At breakfast on Saturday I was incensed by John Thorpe’s words in the Herald, so much so that I must confess I spilt my latte all over my ciabatta. Thorpe, who is the NSW President of that august body known as the Australian Hotels Association, is trying to stop Sydney City Council from liberalising liquor laws so that we can have smaller, Melbourne-style laneway bars. Of course, he doesn’t fancy the competition, so he’s doing everything he can to stop it from happening. Including verballing those like me who happen to like Melbourne’s laneway bars. Well, Thorpe, this will not stand. As Jordan from Top Model so eloquently put it, game on, moll.
SMH blog 2006-8
I had a newsy blog on the Sydney Morning Herald website between 2006 and 2008.
It’s so rare for politicians to leave office at the time of their choosing that it always comes as a shock. But where Bob Carr left office in 2005 with perfect timing after a decade in power, Steve Bracks’ resignation is a sadder, more sudden affair. He’s only 52, and only eight months into a term. So while he may have claimed that it was the right decision for his State and party, it’s highly unlikely they’ll be agreeing today.
Sydney is supposed to be a major global city. We’re constantly telling ourselves how world-class we are, and major surveys keep agreeing – most recently we were ranked fifth best city in the world to visit. And we are the largest city in a wealthy, highly developed nation. So can someone explain to me, in extremely simple terms, why our train system is reminiscent of a third world country – or, worse still, England?
Politicians nowadays are constantly being asked whether they’ve used marijuana. Anyone who wants to enter politics needs a good answer to the question, and as baby boomers continue to take over our parliaments, the answers keep on becoming more interesting. The so-called baby boomer president, Bill Clinton, famously offered that “I didn’t inhale” excuse, which formed the basis of many a late-night comedy routine, and provided a taste of the amusingly technical justifications to come as the president denied having “sexual relations” with Monica Lewinsky.
I’m not usually all that sympathetic towards the privileged scions of political dynasties when they get into trouble, but I do feel sorry for Al Gore III in the light of his arrest with marijuana and a heady cocktail of prescription drugs. It must be pretty tough growing up with that legacy to contend with. No pressure, Al III, but Al Gore I and II were both Senators, and the latter was the rightful President and is now viewed by the neo-environmental movement with quasi-religious fervour. That’s a big name to live up to.
Justice is a highly variable quantity under President George W. Bush. If you’re on death row, you can forget about asking for clemency – he has been extremely reluctant to interfere to protect even mentally retarded offenders. If you’re in Guantanamo Bay, facing a trial process that the Supreme Court previously overturned and which the US refused to apply to its own citizens, then tough. But if you’re a buddy of the President’s, and get caught lying to protect your boss and Dick Cheney, then suddenly the tough guy who oversaw 152 executions in Texas – a modern record for a State Governor – is all heart.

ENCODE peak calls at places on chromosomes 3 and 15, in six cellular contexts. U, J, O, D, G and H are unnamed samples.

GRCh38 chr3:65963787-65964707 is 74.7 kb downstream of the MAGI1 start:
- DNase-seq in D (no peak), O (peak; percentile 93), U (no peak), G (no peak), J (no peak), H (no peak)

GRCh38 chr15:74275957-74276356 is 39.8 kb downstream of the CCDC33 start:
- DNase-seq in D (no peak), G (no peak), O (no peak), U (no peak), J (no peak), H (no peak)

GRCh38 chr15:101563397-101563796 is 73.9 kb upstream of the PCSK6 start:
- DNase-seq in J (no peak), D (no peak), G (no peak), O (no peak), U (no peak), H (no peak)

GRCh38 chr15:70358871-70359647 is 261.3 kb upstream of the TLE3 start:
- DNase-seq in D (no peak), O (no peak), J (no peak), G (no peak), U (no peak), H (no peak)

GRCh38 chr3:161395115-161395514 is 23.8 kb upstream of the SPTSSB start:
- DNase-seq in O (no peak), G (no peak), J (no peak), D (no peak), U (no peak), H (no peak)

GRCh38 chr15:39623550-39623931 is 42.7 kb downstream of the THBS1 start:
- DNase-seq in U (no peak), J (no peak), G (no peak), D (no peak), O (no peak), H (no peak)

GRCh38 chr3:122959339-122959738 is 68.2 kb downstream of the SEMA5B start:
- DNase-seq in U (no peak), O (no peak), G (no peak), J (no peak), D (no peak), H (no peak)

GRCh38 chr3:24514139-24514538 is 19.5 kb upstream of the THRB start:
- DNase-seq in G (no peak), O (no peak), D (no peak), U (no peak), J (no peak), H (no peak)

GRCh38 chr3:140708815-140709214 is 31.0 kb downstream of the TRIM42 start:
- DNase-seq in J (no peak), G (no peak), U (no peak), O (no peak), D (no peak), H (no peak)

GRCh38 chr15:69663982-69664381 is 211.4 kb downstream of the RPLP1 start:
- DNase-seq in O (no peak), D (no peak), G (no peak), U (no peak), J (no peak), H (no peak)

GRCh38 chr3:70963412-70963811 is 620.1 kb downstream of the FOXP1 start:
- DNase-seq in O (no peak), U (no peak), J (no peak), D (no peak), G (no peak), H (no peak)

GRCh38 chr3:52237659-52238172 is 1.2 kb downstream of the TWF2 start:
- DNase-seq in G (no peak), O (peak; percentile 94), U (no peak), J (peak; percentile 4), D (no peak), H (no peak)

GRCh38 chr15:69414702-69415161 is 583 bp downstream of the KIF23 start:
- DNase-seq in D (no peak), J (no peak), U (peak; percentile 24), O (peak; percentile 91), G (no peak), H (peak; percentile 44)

What on earth was the Dalai Lama doing at Australia Zoo today? Okay, that was a rhetorical question, I know the answer. He was talking about kindness to animals and the environment. At… the Crocoseum. But what he was also doing was throwing another log on the blaze that is the media spotlight on Bindi Irwin, the Crocodile Heiress. She had to pose for pics with the big guy and sit patiently during what was in all probability a lengthy and complex lecture on Buddhist philosophy. At which point I started wondering whether His Holiness should have added Bindi to his “things to be kind to” list as well.
Everyone’s fighting with Catholics in the news today. Most of Australia’s Catholic politicians are angrily attacking George Pell’s threat of “consequences” if they supported stem cell research, noted ethicist Gisele Bundchen is getting stuck into the Brazilian Catholic Church, and a strange man is clambering into the back of the Papal jeep. So I may as well jump on the bandwagon, if not the actual Popemobile itself.
What a shame Australia’s Next Top Model is drawing to a close today. And with it, the brief period in the spotlight for the contestants, who will now fade back into the obscurity whence the came. All, that is, except Alice, who will surely win the live final tonight. Despite being painfully shy and having a signature look that involves staring vacantly into space with her mouth hanging open, she’s the only genuinely modellish-looking one in the group. And that includes Jodhi Meares.
The Coalition would not be at all happy with the headline on the front cover of today’s SMH. Yesterday was the showpiece Prime Ministerial address at the Federal Liberal Council, where John Howard had his chance to lay out the ideas everyone hoped would catapult him to a remarkable fifth election win. He seeded some slogans we’ll probably see a lot more of before election day, and, crucially, unveiled a new climate change-based scare campaign designed to turn around the perception that Labor is the party that’s hip to global warming. And what did the Herald report this morning? “Voters dread Costello switch.”